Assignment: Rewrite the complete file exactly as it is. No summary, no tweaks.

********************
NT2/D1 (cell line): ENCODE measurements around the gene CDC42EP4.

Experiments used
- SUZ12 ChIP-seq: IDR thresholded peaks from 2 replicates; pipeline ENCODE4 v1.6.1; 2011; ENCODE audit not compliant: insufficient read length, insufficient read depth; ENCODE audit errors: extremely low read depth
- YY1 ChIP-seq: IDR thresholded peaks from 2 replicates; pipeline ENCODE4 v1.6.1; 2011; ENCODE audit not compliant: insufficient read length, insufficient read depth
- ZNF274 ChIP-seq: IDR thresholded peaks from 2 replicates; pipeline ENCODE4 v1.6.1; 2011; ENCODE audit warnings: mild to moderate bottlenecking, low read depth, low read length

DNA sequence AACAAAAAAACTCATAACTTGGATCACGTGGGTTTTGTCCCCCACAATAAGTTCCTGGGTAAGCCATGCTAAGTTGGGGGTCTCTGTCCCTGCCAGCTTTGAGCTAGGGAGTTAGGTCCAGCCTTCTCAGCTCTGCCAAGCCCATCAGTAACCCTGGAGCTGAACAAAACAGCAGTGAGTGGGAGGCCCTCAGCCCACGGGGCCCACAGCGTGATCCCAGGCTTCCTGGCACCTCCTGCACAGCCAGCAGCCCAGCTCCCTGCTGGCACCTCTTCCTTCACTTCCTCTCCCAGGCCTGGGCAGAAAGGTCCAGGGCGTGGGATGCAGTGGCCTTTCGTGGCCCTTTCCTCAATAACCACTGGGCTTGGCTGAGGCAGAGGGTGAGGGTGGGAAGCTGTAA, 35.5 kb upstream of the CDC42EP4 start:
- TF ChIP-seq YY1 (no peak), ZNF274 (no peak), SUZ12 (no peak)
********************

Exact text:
NT2/D1 (cell line): ENCODE measurements around the gene CDC42EP4.

Experiments used
- SUZ12 ChIP-seq: IDR thresholded peaks from 2 replicates; pipeline ENCODE4 v1.6.1; 2011; ENCODE audit not compliant: insufficient read length, insufficient read depth; ENCODE audit errors: extremely low read depth
- YY1 ChIP-seq: IDR thresholded peaks from 2 replicates; pipeline ENCODE4 v1.6.1; 2011; ENCODE audit not compliant: insufficient read length, insufficient read depth
- ZNF274 ChIP-seq: IDR thresholded peaks from 2 replicates; pipeline ENCODE4 v1.6.1; 2011; ENCODE audit warnings: mild to moderate bottlenecking, low read depth, low read length

DNA sequence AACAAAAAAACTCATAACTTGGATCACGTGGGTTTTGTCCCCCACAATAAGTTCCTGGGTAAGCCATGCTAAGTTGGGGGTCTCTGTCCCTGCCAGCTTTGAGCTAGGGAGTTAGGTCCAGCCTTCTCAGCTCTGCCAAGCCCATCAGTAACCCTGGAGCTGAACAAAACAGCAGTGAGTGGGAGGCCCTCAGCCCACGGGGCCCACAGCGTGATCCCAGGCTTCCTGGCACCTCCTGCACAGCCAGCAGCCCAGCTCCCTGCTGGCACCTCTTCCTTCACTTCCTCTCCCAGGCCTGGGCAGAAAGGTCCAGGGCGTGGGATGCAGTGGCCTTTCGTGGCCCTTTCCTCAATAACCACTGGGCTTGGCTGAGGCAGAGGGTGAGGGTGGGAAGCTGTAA, 35.5 kb upstream of the CDC42EP4 start:
- TF ChIP-seq YY1 (no peak), ZNF274 (no peak), SUZ12 (no peak)